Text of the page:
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The Great Escape 2012: Where next for the music press?

By | Published on Tuesday 15 May 2012

The Great Escape

Day two of last week’s Great Escape convention in Brighton included a focus on the music media, and the future of both the music press and music radio, in the UK and beyond. Before she joined the debate on the future of the music press, CMU caught up with the Sunday Times’ Serena Kutchinsky, and asked her what the music media might look like in ten years time – would print titles die out in her opinion, and where is digital publishing heading?

“Currently, there’s a lot of hype about the demise of print but not that much evidence it’s actually happening”, she mused. “Print is still relatively healthy. Websites have huge reach but haven’t yet found an effective revenue generating mechanism. Digital sales currently account for less than 1% of total ABCs. So print and digital formats are likely to continue to co-exist for at least the next ten years”.

She continued: “Tablet publishing is the new great white hope and the blueprint is there for this to become the dominant platform, offering an integrated, enhanced reader experience with room for longer format articles. Plus, the ability to have all your magazines stored on one device means you’re likely to read more, which is a positive for the industry. But the price of devices such as the iPad is currently preventing them from being ubiquitous. This is one area where the evolution over the next ten years is key but I think it’s still too early to make a definitive statement”.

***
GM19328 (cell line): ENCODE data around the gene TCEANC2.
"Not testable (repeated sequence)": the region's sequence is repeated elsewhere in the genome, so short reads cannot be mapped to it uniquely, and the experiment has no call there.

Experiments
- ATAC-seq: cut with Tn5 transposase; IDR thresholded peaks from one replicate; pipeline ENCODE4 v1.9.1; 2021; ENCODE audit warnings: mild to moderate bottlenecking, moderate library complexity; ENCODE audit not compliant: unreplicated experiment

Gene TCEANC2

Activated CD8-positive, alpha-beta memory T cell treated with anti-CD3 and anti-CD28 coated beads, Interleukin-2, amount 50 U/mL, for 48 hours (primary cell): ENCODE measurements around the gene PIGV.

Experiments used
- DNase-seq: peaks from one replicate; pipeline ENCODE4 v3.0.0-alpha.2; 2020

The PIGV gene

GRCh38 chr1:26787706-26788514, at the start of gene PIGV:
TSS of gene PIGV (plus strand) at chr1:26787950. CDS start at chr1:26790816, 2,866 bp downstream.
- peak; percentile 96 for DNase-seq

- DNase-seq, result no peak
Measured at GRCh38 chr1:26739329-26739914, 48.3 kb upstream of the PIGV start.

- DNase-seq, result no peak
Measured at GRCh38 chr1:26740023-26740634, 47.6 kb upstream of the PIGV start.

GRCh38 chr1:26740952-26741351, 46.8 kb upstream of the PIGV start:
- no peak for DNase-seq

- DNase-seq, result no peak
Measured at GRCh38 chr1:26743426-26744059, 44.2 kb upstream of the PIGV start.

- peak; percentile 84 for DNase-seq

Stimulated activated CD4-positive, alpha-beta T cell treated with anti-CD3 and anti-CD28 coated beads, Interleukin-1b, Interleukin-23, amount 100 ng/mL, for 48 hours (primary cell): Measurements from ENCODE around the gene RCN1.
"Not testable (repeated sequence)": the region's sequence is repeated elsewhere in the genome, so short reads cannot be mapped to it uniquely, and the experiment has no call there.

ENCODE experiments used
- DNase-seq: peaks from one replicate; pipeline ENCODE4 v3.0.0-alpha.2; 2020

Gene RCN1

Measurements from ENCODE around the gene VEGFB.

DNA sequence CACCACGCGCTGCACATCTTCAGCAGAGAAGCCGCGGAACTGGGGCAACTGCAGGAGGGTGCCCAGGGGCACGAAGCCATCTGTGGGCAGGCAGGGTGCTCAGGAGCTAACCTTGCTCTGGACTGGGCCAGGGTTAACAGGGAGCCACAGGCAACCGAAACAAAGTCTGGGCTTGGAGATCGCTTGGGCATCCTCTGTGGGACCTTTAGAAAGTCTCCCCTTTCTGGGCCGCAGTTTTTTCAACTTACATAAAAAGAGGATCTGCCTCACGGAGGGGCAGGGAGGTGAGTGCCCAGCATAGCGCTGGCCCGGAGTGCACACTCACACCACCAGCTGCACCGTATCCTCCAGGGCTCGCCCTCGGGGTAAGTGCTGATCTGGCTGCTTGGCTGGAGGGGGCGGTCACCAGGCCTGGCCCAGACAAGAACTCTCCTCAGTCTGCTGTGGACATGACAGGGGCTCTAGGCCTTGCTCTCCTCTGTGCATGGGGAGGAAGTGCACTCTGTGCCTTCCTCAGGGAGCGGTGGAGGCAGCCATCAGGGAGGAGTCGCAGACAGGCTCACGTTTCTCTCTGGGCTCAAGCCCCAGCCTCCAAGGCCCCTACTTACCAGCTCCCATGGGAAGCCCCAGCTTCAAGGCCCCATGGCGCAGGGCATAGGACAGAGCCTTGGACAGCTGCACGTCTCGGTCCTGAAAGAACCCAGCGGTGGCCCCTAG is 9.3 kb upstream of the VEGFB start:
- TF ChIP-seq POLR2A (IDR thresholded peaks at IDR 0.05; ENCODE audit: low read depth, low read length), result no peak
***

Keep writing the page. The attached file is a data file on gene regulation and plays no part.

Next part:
Focusing in particular of the music press, Kutchinsky added: “In terms of titles, I think we all suspect that the NME will be digital only. Its print circulation is down to 27,650, yet its publishers claim an audience of over one million thanks to their digital platforms. If they can pour their energy into improving their digital offering and focusing on spin-off, brand enhancements such as NME Extra and NME Radio then there might be a future for what is still a strong brand. On the flip side to that, established online-only publications such as Drowned In Sound, Pitchfork and Resident Advisor might see revenue opportunities in physical products down the line, whether they be printed annuals, compendiums of best content presented in a box set, or other limited edition formats”.

Joining Kutchinsky on the new music press panel was Dan Miller from VICE, who likewise observed that while the future will obviously be dominated by digital, print still had its place. Similarly optimistic about the future, despite the many challenges faced by the magazine publishing sector just now, Miller also reckoned that those titles which properly engage their audience will be able to find revenue streams beyond somewhat lacklustre banner advertising – whether that be branded content, an area where VICE has led, or the subscription route, the option where Kutchinsky’s employers are the pioneers.

Miller told CMU: “The landscape will almost certainly be dominated by digital, but print will definitely still survive across some multi-platform titles. The success stories will be those that identify their audience and consistently engage and challenge them – be it through branded content or exploring subscription models”.